Now, an Aussie icon such as Holden can give rise to a fair amount of emotion but let’s be a bit more rational. Holden were ‘Australian’ in name only; the decisions were always made in Detroit at GM’s global head office. As with so much of the contemporary Australian economy, we are the marionette that dances to the puppet masters in New York, Tokyo, Singapore, London, Paris or even Auckland. The original Adelaide coach makers, Holden and Frost, became Holden Motor Body Builders in 1918 merging with GM early in the 1930s Great Depression. Does anyone stop to consider that if Holden had not merged with GM or Lloyd Hartnett, who left GM Holden as MD, to set up a new Australian motor manufacturer Hartnett, at the behest of Prime Minister Ben Chifley, had been able to raise the necessaries here, we may well have had a truly locally owned car maker headquartered in Australia? It’s a similar story with Toyota. Whether this company stays or closes its Fishermans Bend operations will be ultimately decided not here but at head office in Tokyo. This list goes on; Ford, Mitsubishi, Nissan and, for those of us with longer memories, Nuffield/Leyland who at one stage, like Holden, dominated the local commercial and passenger vehicle market. And this steady, inexorable erosion of local manufacturing is not confined to the motor industry. How often do you hear the lament, “we no longer make anything here?”
And why does this matter? If someone else, somewhere else, can produce the same widget for less, then why would we purchase, normally for considerably more, the local equivalent, assuming you can still do so? There are two very fundamental reasons why Australia needs a strong manufacturing sector with majority local ownership and, hence, control. Firstly, those who can recall the darkest days of WWII may also remember how local factories were placed on a war-footing and, cut off from our traditional great and powerful friends, we switched from consumer products to a vast array of the essential war materials needed by an isolated nation. In the 1940s we had those factories and’, perhaps more importantly, the requisite skilled workforce. Today, the automotive industry is an essential building block for the high-tech skills we would require if any future external crisis disrupted our drip-dependence on foreign manufacturers.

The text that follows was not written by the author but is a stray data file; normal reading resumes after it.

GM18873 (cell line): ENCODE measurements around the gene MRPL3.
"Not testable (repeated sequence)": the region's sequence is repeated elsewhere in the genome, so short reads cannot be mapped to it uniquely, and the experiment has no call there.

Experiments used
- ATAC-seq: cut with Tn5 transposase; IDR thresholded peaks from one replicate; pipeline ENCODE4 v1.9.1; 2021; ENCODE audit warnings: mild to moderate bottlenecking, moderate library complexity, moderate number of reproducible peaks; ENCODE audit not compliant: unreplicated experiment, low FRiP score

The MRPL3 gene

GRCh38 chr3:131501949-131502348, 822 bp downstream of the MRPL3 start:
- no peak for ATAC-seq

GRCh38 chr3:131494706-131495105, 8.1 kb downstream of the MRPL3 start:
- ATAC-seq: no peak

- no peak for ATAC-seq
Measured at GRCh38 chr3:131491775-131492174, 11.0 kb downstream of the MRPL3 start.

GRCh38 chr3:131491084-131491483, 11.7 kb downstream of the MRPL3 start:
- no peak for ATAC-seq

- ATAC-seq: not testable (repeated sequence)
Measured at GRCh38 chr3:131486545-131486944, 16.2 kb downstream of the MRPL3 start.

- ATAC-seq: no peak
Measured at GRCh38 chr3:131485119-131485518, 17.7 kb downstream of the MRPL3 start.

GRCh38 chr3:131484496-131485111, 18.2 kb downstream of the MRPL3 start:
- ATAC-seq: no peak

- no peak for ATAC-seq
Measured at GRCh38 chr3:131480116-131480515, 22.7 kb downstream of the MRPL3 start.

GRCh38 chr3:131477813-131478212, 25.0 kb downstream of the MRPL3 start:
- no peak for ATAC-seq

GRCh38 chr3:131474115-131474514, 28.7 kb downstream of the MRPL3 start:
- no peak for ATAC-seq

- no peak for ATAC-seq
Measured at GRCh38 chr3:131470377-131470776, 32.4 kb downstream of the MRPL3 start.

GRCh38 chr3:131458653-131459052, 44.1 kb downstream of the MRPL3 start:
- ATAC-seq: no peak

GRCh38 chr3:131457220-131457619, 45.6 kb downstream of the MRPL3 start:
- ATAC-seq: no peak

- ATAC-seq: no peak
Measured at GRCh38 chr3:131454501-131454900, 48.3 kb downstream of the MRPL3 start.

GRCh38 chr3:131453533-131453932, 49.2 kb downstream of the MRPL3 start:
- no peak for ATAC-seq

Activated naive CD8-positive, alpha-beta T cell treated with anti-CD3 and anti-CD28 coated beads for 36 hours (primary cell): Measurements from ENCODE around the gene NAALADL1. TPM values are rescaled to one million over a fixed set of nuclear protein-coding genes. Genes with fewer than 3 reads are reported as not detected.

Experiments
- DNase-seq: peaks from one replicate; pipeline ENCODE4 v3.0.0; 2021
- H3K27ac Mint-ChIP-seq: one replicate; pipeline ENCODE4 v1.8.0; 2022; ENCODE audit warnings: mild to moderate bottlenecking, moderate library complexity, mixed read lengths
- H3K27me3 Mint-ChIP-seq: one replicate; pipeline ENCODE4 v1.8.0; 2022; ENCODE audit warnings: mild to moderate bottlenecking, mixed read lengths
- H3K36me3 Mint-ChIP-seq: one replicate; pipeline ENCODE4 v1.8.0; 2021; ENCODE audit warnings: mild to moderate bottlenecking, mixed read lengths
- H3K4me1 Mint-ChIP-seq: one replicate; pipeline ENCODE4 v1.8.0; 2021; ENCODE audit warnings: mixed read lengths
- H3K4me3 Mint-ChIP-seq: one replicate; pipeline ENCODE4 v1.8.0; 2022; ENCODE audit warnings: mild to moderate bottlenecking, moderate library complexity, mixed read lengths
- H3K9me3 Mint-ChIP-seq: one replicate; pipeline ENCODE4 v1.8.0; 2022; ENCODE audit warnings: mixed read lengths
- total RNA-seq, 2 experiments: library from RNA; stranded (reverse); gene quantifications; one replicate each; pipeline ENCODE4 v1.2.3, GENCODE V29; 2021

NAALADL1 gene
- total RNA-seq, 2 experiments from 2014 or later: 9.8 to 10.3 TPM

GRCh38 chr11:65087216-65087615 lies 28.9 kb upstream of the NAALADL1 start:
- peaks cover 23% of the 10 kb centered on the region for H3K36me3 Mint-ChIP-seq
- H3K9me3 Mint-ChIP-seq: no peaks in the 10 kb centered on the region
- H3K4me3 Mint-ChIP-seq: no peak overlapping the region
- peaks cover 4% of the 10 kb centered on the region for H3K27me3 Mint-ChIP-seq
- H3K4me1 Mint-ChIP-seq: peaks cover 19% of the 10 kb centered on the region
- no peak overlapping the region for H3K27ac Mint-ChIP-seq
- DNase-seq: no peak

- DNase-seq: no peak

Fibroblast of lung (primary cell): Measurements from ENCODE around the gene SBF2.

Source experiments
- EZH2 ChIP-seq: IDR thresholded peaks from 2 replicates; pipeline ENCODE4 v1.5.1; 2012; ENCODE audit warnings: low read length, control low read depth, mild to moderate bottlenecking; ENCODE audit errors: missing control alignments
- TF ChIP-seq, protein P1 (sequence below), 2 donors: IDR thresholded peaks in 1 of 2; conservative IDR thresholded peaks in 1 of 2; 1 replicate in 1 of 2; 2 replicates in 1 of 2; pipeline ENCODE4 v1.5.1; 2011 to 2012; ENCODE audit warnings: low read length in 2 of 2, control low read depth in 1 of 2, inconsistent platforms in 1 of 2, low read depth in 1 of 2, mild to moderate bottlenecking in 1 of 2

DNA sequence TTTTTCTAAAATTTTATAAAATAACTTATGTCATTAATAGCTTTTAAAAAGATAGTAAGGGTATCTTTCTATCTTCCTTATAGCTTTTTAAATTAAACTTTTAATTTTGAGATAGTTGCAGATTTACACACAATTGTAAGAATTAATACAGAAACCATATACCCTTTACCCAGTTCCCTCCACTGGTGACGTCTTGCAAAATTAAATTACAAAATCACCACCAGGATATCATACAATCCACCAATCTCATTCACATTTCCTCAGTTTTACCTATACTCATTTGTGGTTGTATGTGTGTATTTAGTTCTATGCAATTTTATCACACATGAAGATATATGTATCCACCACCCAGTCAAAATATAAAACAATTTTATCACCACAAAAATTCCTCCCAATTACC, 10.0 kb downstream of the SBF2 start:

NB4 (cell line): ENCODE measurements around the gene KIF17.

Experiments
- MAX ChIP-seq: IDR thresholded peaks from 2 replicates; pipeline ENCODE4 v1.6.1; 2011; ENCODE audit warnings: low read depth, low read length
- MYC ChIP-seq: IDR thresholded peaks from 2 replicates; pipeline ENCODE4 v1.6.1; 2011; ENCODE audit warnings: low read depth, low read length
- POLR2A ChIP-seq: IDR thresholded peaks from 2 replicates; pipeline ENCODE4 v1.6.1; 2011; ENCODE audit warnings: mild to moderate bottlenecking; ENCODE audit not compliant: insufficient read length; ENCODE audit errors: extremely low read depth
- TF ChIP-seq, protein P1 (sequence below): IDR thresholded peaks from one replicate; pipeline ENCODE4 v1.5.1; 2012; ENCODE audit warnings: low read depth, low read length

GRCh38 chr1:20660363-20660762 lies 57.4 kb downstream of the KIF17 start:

The second reason is that once the manufacturing infrastructure and the attendant skilled workers are lost, they are gone for good. History demonstrates and economics confirm the unlikelihood of large scale manufacturing operations, which can take decades to develop, ever being recreated in this country.
The year also ended with the new Coalition government rejecting the US owned ADMs takeover of Graincorp but smoothing the path for Canadian owned Saputo to swallow-up one of the last remaining dairy co-ops, Warrnambool Cheese & Butter. Even something as basic as canning our own fruit and vegetables is in the hands of two foreign owned companies, Simplot and McCain who nevertheless bleat that, without government assistance, they cannot compete with cheap foreign imports. Meanwhile, in Orange the last domestic whitegoods manufacturer, Swedish owned Electrolux, has announced that its shutting down.
The so-called ‘level playing field’ is economic nonsense and Australia is criminally naive to continue to support such a fiction.
What do you think?
Do you think it matters that Australia no longer makes anything?
Will we and future generations just bumble through by importing everything we need?
Is it ok to say “no” to foreign takeovers of our local companies?